Campari is a deceptive little liqueur. The bright red fools one into thinking the flavor would be sweet like grenadine. Instead, it is intensely bitter. One of the primary ingredients is chinotto, a citrus fruit native to the Mediterranean region. As with Campari, it looks like a sweet orange but the truth is otherwise. The liqueur also includes cascarilla, a Caribbean herb employed as a tonic and used in Vermouth.
The bright red color is produced artificially. Until 2006, carmine, a dye made from crushed insects, was used. Now, the dye is synthetic.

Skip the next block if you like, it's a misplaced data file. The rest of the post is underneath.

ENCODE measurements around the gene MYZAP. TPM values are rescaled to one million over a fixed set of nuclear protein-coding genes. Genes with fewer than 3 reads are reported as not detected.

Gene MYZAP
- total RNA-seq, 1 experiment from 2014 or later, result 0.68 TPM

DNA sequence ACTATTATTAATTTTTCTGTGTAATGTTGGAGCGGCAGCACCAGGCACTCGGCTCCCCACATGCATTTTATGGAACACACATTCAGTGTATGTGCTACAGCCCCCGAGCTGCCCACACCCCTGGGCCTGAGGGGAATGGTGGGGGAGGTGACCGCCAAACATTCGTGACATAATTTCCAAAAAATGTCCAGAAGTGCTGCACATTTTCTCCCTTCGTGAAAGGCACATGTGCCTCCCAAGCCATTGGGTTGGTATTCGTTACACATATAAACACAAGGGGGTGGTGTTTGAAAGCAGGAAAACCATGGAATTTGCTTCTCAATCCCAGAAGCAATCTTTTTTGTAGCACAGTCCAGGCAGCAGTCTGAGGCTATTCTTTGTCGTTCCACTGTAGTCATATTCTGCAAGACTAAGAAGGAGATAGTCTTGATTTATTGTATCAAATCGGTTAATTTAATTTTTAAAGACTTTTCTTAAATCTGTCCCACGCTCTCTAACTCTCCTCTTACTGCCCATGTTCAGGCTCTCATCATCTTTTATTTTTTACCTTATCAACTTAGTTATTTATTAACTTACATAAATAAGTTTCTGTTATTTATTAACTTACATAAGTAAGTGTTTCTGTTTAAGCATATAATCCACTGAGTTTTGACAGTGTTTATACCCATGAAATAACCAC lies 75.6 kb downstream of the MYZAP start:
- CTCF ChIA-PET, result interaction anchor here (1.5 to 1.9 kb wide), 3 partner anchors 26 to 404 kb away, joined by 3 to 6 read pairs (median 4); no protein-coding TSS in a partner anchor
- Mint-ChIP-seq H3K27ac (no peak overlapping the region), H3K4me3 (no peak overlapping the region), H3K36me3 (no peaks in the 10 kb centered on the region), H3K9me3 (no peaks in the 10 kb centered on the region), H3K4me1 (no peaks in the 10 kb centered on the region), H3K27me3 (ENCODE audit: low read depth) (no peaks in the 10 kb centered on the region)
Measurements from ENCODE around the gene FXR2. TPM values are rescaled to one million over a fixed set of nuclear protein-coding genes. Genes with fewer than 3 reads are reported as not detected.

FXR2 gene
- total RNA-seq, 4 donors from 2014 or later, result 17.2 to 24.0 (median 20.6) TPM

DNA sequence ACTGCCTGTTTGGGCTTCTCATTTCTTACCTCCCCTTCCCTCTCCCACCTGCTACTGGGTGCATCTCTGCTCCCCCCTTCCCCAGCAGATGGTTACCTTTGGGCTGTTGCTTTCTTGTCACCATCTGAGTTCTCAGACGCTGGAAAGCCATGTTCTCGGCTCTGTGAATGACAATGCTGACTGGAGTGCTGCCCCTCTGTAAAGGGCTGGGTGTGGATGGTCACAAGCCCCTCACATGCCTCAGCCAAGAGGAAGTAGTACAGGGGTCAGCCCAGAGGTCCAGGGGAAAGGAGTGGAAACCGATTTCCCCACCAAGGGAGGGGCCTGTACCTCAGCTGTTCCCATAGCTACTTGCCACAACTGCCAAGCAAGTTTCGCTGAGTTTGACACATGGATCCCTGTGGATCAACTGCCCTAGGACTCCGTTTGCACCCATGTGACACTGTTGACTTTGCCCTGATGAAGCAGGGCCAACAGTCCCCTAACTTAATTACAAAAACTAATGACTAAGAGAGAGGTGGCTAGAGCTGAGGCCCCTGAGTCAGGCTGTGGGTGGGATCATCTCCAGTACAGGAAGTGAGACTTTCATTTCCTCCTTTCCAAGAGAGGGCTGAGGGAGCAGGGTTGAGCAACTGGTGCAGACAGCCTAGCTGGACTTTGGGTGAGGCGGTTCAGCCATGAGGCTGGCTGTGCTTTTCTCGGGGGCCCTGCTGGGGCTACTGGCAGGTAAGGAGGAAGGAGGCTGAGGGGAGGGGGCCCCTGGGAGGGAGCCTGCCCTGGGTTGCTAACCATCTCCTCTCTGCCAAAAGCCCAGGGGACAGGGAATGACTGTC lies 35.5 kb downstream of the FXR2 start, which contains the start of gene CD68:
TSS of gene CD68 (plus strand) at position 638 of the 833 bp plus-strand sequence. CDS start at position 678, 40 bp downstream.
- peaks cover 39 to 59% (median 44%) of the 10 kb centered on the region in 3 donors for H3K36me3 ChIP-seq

My wife is a Campari fan. She especially likes Negronis. The Campari soda made for a fine summer drink and was awfully pretty. It looked especially nice in our cobalt blue glasses but alas, that was more difficult to capture photographically. My recipe comes from The New York Bartender's Guide.